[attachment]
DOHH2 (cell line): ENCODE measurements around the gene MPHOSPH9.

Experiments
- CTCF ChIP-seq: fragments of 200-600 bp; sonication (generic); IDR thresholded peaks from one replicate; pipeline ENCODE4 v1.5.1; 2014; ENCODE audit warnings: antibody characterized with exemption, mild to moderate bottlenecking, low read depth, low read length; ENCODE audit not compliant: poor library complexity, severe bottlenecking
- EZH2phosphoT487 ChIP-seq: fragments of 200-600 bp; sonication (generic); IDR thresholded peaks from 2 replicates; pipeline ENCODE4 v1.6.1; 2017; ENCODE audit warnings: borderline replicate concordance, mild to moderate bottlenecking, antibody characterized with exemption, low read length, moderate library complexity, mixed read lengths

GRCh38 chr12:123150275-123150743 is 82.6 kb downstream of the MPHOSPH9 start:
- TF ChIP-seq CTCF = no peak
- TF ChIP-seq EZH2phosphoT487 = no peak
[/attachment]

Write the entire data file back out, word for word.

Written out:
DOHH2 (cell line): ENCODE measurements around the gene MPHOSPH9.

Experiments
- CTCF ChIP-seq: fragments of 200-600 bp; sonication (generic); IDR thresholded peaks from one replicate; pipeline ENCODE4 v1.5.1; 2014; ENCODE audit warnings: antibody characterized with exemption, mild to moderate bottlenecking, low read depth, low read length; ENCODE audit not compliant: poor library complexity, severe bottlenecking
- EZH2phosphoT487 ChIP-seq: fragments of 200-600 bp; sonication (generic); IDR thresholded peaks from 2 replicates; pipeline ENCODE4 v1.6.1; 2017; ENCODE audit warnings: borderline replicate concordance, mild to moderate bottlenecking, antibody characterized with exemption, low read length, moderate library complexity, mixed read lengths

GRCh38 chr12:123150275-123150743 is 82.6 kb downstream of the MPHOSPH9 start:
- TF ChIP-seq CTCF = no peak
- TF ChIP-seq EZH2phosphoT487 = no peak